Basic Human Needs Project

The Basic Human Needs Project (BHN) works to safeguard essential benefits and rights for all low-income people. Through administrative and legislative advocacy, negotiation and litigation, our work safeguards access to food, health care, child care, emergency financial assistance, safe housing, and protection from exploitation or abuse. BHN is dedicated to the principal that every person in Washington should be able to lead a productive, meaningful, and dignified life.

Our team is helping thousands of people access essential hospital care services, protecting developmentally disabled and vulnerable persons living in group homes, and providing justice for indigenous and Spanish-speaking people living in manufactured home communities. We are leading the way on policy advocacy before administrative agencies and the state legislature to help those who struggle daily to meet basic human needs.

Fighting the Criminalization of Poverty

Over the last 15 years, local authorities enacted more than 288 laws designed to punish visibly poor people for trying to survive on the streets. The Basic Human Needs Project and the Economic Justice Project are joining forces with partners to challenge discriminatory policies and measures that criminalize essential life activities such as sleeping, sitting, or simply asking for change. More

Ensuring Access to Healthcare & Hospital Care

Many hospitals in Washington were routinely denying low-income patients access to free or reduced-cost care for income-eligible people by screening for citizenship status. As a result, immigrant patients faced crushing debts they were often unable to pay. The Basic Human Needs Project, along with Alliance partners and others, identified improper denials of "charity care" (required free services from hospitals who receive government subsidies) as an important issue for our client communities. We are working to ensure that all Washington residents can access life-saving treatment, regardless of income or citizenship status. More

Too many low-income families in Washington State face barriers when health problems arise, a primary obstacle being cost. The cost of medical services, especially during emergencies, shouldn’t prohibit people from seeking hospital care. Columbia Legal Services, working closely with patients and allies, aims to help break down these barriers to affordable health care so all families can thrive. In June 2016, patient advocates with the Basic Needs and Economic Justice projects working with co-counsel launched the Fair Access to Hospital Care campaign and announced a class action lawsuit against Northwest Hospital in Seattle, Washington for failing to meet its responsibility to screen patients for Charity Care. More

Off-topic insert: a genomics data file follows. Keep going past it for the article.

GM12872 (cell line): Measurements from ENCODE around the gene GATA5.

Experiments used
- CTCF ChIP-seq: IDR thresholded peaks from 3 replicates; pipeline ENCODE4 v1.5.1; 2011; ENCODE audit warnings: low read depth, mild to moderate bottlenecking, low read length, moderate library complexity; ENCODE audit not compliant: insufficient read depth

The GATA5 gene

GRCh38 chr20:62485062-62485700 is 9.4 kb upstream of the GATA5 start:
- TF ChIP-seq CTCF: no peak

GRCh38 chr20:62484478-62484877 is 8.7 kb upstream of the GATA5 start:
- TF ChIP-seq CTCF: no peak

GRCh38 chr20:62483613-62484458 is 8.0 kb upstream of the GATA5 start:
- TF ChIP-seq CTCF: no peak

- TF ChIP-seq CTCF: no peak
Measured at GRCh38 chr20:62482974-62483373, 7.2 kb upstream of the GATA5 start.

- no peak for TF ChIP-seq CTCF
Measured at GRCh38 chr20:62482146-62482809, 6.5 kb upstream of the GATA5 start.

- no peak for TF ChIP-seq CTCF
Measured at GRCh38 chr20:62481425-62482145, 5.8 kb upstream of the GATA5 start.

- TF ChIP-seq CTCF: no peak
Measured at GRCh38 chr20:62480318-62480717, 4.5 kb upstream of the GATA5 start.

Exposing Abuse and Neglect at Group Homes

Prompted by the tragic death of a client, we joined forces with Disability Rights Washington (DRW) and attorneys from the law firm of Perkins Coie LLP, who provided pro bono assistance, to investigate conditions in Washington's supported living homes. We collaborated with DRW to expose problems of negligence and poor quality care often faced by vulnerable elderly and developmentally disabled adults in segments of the assisted living system. In response to the subsequent report, "Too Little Too Late," the Washington State Department of Social and Health Services (DSHS) issued an action plan to improve conditions and increase protections for the vulnerable.

Protecting the Office of Public Guardianship

Together with the Elder Law section of the state bar, CLS worked to establish the Office of Public Guardianship. Our continuing advocacy for implementation of the Office preserves the dignity of low-imcome people who are unable to protect themselves and their interests. More

Senior Bulletins: Accessing Benefits

In 2016 the federal government made changes to the standards relating to Social Security, SSI & SSP, and Medicare. The following links will direct you to the relevant senior bulletin on the washingtonlawhelp.org website:

There were no substantive changes made to the Medicaid standards in January, 2016, so the following publications related to Medicaid are current. They are also posted on the washingtonlawhelp.org website and CLS updates them regularly: